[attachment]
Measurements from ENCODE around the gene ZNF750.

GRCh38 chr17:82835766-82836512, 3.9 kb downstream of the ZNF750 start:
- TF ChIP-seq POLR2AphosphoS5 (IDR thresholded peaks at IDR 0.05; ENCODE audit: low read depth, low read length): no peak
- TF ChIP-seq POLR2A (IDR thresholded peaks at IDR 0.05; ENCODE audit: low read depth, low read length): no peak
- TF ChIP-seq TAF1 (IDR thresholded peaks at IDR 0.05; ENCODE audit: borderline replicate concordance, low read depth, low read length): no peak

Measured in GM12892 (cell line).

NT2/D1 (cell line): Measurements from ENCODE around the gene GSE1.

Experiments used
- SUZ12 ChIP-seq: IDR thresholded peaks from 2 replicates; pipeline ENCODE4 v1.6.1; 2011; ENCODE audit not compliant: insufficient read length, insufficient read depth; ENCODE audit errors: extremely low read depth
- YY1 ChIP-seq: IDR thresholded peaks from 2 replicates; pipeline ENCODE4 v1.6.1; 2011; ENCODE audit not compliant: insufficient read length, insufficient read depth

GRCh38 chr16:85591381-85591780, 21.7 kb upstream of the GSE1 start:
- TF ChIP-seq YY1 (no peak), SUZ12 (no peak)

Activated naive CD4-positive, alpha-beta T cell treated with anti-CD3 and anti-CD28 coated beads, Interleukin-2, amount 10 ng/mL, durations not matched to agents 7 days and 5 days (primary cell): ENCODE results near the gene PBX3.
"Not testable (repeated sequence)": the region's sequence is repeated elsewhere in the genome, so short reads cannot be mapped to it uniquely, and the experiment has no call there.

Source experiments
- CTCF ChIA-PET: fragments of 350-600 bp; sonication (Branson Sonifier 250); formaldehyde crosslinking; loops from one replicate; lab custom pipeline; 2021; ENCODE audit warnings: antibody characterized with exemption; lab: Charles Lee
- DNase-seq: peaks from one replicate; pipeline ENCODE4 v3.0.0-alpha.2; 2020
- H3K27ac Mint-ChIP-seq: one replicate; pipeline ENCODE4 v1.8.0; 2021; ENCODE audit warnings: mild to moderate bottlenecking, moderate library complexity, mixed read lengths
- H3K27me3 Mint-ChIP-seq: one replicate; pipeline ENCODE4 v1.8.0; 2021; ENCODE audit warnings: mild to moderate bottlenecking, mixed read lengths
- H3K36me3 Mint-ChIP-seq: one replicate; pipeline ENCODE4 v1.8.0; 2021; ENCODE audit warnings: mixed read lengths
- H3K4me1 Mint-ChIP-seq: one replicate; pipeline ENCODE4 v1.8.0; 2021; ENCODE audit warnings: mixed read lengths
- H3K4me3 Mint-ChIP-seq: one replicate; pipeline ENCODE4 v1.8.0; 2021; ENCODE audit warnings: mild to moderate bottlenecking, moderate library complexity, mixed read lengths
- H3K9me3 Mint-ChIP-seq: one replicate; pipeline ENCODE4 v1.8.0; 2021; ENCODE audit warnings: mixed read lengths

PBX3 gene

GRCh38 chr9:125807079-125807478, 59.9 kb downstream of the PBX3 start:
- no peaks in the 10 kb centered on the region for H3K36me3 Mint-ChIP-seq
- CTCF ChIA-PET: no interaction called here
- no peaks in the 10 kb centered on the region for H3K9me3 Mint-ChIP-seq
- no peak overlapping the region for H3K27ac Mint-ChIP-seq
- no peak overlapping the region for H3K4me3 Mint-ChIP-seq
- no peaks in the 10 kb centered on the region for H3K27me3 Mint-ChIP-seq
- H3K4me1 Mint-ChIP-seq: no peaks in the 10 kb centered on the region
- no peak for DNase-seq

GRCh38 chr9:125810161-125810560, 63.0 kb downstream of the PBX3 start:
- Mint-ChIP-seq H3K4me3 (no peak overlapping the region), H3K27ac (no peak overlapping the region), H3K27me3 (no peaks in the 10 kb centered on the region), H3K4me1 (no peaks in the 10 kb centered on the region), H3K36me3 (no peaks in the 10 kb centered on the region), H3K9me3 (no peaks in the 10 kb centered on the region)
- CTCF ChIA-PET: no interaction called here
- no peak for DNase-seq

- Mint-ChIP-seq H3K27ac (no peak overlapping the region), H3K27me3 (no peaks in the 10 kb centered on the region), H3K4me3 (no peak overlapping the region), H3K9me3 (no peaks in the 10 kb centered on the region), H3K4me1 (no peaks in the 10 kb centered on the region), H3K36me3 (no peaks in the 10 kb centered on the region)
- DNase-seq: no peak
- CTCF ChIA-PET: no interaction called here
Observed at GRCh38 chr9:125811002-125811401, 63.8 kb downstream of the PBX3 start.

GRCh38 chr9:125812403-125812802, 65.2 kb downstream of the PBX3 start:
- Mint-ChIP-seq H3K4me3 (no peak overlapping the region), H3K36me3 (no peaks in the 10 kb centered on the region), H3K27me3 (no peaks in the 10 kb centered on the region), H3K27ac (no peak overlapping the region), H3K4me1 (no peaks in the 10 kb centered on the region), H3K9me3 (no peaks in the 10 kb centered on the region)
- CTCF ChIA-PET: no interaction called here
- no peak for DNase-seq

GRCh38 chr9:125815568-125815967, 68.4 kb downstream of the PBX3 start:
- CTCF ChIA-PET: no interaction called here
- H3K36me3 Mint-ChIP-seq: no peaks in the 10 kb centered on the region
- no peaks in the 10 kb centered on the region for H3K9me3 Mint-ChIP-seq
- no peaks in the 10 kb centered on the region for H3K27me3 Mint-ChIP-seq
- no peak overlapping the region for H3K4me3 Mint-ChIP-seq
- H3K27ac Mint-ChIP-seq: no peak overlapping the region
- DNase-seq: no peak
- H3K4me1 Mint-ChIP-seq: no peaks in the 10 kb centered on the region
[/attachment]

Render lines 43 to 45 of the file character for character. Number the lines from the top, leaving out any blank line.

- Mint-ChIP-seq H3K4me3 (no peak overlapping the region), H3K36me3 (no peaks in the 10 kb centered on the region), H3K27me3 (no peaks in the 10 kb centered on the region), H3K27ac (no peak overlapping the region), H3K4me1 (no peaks in the 10 kb centered on the region), H3K9me3 (no peaks in the 10 kb centered on the region)
- CTCF ChIA-PET: no interaction called here
- no peak for DNase-seq